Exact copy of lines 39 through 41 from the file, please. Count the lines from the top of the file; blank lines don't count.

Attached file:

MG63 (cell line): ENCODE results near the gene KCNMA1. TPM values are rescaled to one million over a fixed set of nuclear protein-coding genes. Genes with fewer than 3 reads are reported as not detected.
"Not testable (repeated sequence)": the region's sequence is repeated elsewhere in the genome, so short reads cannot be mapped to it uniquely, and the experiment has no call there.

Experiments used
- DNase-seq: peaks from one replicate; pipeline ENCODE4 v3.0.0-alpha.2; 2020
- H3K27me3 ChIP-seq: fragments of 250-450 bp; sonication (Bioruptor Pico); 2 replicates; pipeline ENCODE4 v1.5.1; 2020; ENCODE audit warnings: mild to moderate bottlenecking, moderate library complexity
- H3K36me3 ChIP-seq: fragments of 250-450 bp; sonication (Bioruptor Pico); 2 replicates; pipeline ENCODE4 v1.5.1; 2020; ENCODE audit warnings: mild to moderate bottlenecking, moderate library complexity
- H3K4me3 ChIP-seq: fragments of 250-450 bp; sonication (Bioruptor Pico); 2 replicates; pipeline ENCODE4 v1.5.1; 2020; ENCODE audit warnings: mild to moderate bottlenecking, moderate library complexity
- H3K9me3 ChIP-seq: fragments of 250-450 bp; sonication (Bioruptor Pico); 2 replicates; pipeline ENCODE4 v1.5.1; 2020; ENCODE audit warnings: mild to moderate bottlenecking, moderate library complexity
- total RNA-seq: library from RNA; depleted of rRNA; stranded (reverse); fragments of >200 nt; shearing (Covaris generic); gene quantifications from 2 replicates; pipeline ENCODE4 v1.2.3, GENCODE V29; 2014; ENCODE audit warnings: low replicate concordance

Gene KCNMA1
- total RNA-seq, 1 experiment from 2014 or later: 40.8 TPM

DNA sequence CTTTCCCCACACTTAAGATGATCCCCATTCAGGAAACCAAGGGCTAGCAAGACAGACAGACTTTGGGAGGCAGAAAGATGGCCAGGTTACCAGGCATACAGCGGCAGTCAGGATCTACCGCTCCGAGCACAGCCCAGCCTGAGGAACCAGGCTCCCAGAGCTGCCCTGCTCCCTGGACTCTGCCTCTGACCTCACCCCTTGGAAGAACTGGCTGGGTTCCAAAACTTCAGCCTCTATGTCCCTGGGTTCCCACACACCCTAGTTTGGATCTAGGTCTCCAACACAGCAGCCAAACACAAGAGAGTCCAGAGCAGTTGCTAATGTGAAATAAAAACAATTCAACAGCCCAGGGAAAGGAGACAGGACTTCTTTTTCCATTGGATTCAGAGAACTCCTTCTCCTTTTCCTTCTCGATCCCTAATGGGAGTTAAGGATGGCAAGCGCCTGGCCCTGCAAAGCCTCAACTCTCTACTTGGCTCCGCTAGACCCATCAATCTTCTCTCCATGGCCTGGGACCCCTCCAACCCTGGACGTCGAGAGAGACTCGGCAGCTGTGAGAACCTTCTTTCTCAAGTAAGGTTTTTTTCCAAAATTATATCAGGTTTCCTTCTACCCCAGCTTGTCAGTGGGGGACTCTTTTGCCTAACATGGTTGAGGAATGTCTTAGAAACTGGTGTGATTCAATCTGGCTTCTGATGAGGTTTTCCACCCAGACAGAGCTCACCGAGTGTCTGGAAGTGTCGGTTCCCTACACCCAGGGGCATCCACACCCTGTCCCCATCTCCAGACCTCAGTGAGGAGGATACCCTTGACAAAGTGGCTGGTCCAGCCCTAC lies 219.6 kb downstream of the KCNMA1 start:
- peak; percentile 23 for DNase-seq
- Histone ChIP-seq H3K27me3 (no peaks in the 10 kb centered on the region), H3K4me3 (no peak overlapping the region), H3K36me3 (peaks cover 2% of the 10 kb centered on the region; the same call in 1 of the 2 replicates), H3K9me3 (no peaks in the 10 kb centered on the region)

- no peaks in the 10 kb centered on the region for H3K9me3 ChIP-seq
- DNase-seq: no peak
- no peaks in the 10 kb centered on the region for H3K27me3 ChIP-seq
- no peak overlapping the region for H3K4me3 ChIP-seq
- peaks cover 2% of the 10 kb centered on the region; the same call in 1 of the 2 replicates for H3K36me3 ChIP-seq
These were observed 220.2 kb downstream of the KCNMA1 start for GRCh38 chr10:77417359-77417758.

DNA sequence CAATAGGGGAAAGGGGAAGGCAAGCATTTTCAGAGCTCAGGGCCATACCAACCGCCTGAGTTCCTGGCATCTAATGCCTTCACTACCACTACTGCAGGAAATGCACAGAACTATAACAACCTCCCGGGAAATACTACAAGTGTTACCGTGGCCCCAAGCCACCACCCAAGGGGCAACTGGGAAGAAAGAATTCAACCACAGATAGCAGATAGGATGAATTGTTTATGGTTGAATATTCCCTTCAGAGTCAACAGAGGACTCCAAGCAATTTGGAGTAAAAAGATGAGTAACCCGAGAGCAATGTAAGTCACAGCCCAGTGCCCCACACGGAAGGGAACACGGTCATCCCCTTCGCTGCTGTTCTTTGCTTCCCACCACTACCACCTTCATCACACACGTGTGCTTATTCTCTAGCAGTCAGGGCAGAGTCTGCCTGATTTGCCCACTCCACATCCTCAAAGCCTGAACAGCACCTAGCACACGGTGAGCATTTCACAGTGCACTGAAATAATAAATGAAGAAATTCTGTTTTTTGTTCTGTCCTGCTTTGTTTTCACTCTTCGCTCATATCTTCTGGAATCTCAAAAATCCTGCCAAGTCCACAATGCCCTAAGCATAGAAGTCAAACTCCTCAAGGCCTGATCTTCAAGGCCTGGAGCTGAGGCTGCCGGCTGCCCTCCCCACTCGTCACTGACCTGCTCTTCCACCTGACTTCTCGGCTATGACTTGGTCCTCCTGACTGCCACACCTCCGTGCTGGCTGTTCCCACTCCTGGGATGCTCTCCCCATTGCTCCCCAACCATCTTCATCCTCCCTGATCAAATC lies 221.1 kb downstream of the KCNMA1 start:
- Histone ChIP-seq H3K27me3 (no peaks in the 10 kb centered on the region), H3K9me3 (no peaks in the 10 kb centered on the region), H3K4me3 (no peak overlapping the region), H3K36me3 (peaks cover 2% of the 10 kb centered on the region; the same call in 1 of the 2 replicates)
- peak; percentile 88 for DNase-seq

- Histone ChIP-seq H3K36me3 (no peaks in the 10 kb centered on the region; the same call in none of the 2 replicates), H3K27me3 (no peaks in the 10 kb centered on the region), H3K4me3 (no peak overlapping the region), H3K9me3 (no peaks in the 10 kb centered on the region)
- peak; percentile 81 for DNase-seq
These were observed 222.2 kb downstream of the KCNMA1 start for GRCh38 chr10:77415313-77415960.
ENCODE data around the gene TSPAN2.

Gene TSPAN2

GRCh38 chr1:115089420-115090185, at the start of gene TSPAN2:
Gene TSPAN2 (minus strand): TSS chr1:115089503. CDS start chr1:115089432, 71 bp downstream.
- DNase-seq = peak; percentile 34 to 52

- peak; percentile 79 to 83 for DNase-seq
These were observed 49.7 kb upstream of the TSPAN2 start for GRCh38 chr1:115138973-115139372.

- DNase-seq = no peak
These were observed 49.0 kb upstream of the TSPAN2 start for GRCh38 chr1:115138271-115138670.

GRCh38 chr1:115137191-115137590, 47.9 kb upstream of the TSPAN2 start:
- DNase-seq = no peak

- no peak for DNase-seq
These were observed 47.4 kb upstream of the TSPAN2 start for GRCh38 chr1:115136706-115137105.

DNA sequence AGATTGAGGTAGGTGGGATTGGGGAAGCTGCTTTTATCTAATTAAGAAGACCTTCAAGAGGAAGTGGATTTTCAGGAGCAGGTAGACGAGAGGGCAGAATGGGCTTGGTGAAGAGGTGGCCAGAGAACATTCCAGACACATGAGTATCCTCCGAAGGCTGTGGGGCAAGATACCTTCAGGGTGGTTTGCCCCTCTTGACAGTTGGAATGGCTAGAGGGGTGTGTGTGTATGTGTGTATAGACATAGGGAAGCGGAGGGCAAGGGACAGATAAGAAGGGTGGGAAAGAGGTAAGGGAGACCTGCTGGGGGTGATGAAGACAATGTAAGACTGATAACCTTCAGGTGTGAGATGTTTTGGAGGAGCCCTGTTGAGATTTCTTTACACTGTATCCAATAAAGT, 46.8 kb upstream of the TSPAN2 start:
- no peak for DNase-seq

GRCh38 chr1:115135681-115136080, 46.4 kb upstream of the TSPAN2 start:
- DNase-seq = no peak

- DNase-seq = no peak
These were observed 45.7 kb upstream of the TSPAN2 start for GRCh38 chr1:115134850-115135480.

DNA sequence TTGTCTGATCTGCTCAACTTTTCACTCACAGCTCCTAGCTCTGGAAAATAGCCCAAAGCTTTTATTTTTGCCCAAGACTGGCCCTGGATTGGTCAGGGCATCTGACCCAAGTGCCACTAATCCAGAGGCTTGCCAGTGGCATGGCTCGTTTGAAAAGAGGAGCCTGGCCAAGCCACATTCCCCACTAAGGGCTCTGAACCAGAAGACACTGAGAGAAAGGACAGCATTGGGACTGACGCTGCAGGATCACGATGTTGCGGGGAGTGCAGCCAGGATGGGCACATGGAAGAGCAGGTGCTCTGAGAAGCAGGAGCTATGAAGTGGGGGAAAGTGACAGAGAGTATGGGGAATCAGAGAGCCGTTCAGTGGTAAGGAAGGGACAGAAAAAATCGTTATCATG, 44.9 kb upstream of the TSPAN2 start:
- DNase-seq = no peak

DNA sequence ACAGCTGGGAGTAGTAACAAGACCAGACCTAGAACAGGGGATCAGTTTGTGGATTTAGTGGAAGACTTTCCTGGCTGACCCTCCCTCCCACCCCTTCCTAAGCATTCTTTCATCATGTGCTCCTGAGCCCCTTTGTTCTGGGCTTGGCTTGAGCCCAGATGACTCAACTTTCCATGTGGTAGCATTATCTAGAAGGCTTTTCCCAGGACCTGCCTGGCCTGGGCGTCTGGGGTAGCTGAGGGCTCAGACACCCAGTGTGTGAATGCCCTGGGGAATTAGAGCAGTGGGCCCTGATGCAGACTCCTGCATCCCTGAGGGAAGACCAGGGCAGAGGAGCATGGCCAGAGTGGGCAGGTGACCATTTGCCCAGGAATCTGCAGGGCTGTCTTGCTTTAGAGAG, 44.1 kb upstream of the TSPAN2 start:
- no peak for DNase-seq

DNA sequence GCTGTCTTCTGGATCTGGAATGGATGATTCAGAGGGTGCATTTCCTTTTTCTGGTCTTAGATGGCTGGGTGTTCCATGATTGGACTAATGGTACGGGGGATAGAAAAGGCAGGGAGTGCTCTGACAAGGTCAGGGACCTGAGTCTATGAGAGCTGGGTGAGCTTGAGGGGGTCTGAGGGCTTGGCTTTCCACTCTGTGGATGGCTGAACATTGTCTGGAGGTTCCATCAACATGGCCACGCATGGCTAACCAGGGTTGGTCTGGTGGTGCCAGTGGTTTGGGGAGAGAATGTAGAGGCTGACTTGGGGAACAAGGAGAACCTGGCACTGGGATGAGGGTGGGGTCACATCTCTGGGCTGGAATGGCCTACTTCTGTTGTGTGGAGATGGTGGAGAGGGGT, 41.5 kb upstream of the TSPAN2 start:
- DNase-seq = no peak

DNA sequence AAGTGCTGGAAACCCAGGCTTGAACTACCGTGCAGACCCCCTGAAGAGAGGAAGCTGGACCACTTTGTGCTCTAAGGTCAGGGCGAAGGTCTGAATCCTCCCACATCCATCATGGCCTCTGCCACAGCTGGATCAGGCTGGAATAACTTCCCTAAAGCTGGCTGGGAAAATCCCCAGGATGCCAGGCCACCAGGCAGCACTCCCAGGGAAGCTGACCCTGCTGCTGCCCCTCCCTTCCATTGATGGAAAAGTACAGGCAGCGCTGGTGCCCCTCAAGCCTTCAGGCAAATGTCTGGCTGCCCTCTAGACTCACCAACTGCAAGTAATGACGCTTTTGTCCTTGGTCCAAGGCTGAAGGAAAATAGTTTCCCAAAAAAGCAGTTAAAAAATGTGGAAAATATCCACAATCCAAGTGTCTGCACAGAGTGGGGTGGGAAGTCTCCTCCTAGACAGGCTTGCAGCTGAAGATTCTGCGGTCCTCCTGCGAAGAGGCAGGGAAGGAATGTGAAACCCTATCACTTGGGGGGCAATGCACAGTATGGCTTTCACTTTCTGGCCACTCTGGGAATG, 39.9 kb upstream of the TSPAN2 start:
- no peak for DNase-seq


These were observed 47.4 kb upstream of the TSPAN2 start for GRCh38 chr1:115136706-115137105.

DNA sequence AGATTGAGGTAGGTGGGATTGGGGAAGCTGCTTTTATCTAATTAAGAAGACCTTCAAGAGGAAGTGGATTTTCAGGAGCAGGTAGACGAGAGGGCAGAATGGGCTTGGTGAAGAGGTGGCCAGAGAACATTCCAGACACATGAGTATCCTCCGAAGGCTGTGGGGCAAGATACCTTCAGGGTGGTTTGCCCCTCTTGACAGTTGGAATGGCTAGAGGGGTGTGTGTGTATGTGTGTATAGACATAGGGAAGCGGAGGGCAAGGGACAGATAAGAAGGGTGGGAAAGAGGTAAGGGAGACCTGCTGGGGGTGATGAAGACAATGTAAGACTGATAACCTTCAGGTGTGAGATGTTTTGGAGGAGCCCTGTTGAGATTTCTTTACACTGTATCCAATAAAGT, 46.8 kb upstream of the TSPAN2 start:
- no peak for DNase-seq